“Every language belongs to a specific place. It can migrate, it can spread. But usually it’s tied to a geographical territory, a country. Italian belongs mainly to Italy, and I live on another continent, where one does not readily encounter it.
“I think of Ovid, exiled from Rome to a remote place. To a linguistic outpost, surrounded by alien sounds.
“I think of my mother, who writers poems in Bengali, in America. Almost fifty years after moving there, she can’t find a book written in her own language.
“In a sense I’m used to a kind of linguistic exile. My mother tongue, Bengali, is foreign in America. When you live in a country where your own language is considered foreign, you can feel a continuous sense of estrangement. You speak a secret, unknown language, lacking any correspondence to the environment. An absence that creates a distance within you.
“In my case there is another distance, another schism. I don’t know Bengali perfectly. I don’t know how to write it, or even read it. I have an accent, I speak without authority, and so I’ve always perceived a disjunction between it and me. As a result I consider my mother tongue, paradoxically, a foreign language.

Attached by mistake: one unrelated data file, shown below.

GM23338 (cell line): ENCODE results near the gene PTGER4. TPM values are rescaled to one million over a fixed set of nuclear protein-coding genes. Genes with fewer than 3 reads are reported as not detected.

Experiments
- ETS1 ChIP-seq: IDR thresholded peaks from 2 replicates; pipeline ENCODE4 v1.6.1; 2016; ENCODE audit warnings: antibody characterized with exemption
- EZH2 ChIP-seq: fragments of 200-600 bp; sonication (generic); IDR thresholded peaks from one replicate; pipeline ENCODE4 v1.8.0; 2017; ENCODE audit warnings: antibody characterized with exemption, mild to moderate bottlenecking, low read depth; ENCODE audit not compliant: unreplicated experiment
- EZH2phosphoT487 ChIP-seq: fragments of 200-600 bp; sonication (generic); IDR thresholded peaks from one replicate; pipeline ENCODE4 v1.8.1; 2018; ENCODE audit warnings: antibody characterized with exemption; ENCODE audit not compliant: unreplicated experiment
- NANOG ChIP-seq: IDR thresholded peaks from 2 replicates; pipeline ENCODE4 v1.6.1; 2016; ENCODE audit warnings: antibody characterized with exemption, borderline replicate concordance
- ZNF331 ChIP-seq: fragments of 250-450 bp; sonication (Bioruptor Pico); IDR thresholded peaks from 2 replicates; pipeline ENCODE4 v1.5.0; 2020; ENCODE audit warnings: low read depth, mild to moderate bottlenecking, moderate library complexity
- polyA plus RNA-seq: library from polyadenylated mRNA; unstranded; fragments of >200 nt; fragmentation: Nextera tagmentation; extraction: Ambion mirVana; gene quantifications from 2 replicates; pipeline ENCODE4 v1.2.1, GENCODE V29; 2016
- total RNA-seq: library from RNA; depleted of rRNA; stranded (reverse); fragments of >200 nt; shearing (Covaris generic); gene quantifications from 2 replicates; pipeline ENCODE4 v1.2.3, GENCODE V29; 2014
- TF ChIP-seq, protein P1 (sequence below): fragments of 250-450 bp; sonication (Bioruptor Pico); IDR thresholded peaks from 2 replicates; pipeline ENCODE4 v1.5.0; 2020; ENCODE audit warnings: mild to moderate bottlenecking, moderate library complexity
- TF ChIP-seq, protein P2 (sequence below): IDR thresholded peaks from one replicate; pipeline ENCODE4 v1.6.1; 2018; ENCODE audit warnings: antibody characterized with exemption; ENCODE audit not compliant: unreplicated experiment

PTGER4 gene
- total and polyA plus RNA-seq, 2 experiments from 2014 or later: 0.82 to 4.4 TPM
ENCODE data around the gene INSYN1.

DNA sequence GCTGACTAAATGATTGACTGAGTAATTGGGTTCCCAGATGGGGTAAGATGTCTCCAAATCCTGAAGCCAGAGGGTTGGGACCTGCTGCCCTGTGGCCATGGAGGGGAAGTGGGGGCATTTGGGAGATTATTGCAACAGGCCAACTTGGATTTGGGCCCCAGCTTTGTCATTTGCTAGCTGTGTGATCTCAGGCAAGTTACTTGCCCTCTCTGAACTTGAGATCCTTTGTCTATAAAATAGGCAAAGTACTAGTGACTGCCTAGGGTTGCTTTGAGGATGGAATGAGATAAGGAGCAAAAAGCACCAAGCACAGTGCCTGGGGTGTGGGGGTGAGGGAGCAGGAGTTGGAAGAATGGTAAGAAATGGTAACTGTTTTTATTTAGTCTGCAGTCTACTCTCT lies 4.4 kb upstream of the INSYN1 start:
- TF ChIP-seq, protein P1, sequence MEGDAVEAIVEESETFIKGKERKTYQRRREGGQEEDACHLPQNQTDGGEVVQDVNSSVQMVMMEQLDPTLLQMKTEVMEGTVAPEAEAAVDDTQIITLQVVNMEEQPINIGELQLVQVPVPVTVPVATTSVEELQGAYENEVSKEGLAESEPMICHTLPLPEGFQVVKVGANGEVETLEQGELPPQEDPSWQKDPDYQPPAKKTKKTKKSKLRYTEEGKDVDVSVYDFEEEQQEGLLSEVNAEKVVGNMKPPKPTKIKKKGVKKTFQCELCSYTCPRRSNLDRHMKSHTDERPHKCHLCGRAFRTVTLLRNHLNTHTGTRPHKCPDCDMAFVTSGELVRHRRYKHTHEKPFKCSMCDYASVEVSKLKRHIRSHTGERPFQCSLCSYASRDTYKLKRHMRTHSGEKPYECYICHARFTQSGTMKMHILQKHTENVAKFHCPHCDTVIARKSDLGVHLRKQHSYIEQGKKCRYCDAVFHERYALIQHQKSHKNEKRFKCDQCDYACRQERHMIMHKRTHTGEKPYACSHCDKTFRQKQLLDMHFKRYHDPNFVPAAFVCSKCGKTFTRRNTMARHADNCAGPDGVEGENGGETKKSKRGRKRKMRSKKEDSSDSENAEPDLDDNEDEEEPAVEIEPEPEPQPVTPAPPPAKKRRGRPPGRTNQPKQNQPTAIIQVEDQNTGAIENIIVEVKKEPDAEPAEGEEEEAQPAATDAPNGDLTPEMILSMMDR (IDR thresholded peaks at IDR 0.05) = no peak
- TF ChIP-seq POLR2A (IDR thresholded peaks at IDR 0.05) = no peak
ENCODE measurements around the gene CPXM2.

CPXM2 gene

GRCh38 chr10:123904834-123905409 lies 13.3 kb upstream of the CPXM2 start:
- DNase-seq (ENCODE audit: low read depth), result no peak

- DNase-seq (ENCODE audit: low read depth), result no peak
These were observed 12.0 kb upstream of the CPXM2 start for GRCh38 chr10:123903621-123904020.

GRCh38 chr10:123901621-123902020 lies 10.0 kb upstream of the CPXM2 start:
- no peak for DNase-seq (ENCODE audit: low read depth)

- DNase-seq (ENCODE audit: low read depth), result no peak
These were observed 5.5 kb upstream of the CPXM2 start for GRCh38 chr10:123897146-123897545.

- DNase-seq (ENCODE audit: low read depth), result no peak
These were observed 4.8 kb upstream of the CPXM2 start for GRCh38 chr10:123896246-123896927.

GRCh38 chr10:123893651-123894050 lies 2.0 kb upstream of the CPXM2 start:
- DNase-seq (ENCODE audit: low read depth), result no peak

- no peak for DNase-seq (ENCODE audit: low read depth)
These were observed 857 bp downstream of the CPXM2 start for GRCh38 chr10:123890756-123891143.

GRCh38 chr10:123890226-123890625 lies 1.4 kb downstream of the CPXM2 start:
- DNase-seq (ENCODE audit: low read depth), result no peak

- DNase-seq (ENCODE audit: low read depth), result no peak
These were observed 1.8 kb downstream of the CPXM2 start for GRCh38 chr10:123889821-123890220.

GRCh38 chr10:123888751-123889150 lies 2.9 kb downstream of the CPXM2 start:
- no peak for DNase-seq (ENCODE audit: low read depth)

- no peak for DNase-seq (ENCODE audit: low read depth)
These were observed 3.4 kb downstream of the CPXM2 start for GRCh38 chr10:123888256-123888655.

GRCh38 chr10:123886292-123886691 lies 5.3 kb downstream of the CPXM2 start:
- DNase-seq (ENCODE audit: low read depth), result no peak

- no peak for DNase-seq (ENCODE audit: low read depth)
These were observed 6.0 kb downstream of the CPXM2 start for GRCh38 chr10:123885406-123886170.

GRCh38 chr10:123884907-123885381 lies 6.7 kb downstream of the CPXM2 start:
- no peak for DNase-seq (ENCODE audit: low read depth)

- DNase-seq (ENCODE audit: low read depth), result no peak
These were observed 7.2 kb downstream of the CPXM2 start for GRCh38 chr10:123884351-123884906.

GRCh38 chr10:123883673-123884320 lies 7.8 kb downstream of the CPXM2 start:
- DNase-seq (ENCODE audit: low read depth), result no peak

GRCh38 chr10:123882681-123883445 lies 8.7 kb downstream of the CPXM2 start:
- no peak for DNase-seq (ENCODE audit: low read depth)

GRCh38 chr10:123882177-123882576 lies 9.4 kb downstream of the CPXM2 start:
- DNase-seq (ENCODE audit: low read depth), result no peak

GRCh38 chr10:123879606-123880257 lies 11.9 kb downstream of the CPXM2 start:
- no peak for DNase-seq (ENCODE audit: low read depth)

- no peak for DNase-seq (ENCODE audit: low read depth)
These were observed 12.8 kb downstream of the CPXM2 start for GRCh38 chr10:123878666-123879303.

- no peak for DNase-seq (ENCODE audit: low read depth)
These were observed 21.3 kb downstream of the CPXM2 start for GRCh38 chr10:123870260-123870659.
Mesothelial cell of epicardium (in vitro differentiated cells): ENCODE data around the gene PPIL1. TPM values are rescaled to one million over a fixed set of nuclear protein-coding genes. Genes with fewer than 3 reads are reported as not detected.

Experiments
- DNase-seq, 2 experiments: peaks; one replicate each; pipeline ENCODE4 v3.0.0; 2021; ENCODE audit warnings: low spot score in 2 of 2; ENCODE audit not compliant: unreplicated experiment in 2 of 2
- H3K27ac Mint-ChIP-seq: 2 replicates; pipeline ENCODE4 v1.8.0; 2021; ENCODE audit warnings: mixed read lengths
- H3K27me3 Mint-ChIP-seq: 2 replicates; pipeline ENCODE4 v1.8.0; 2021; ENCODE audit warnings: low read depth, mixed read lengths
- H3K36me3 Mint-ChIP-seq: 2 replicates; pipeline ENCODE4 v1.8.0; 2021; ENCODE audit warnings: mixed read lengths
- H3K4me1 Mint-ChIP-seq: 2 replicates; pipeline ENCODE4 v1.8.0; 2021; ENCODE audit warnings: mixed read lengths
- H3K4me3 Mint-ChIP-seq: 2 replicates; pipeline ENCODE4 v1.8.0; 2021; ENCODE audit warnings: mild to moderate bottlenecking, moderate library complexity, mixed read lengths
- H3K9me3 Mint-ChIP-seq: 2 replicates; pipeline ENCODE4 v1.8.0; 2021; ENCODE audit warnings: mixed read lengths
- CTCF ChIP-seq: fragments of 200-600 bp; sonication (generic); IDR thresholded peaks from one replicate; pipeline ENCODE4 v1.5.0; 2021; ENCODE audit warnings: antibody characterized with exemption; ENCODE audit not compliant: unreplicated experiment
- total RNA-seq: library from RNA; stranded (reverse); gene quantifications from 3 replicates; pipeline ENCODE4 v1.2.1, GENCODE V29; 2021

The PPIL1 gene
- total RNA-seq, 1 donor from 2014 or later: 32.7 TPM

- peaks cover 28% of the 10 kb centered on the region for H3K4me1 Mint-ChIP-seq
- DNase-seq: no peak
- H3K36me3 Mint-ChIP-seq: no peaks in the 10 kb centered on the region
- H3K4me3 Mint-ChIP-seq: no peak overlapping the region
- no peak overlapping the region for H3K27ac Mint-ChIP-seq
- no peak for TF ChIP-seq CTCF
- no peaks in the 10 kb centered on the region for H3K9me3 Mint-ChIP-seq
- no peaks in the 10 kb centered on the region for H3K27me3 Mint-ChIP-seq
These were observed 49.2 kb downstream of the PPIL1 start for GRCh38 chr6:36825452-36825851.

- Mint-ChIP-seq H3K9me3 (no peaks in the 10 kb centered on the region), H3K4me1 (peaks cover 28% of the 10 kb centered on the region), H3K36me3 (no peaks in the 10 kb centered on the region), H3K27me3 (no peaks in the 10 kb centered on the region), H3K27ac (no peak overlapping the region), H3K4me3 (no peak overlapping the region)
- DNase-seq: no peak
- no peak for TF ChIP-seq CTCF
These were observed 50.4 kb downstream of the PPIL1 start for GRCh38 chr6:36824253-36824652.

“As for Italian, the exile has a different aspect. Almost as soon as we met, Italian and I were separated. My yearning seems foolish. And yet I feel it.
“How is it possible to feel exiled from a language that isn’t mine? That I don’t know? Maybe because I’m a writer who doesn’t belong completely to any language.”
Jhumpa Lahiri writes eloquently in Italian translated into English, on the transformative effect of moving through the world in a new language and on the fragile filaments between language, place, belonging, and writing in The New Yorker.